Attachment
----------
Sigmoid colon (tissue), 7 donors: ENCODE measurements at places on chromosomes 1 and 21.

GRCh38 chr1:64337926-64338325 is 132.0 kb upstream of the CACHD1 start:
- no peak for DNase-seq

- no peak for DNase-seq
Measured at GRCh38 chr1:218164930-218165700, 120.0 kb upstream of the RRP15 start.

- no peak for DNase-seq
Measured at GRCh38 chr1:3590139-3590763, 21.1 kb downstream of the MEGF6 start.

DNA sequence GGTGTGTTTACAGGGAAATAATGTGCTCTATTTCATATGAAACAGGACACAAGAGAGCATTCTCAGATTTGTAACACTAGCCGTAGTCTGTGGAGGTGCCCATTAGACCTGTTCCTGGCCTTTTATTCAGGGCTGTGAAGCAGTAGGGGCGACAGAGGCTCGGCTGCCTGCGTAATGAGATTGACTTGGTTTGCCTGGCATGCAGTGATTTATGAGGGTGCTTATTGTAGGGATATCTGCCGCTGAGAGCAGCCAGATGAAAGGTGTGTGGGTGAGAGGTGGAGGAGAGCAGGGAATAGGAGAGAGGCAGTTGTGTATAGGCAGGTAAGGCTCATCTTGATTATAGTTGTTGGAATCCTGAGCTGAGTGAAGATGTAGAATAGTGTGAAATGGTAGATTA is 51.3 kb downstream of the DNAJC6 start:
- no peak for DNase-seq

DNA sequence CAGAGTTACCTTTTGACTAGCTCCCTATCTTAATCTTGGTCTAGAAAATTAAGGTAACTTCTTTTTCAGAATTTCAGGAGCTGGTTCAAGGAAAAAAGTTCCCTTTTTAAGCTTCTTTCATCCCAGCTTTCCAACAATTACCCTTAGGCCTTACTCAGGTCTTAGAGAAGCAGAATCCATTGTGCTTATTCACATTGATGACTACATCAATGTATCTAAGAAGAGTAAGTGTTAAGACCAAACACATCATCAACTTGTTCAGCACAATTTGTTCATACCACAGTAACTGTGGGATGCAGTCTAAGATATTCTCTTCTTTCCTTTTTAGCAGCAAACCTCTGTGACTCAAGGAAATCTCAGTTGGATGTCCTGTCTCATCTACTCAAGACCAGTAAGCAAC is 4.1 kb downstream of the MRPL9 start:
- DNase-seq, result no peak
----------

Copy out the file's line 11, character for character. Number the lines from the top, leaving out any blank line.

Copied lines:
- DNase-seq, result no peak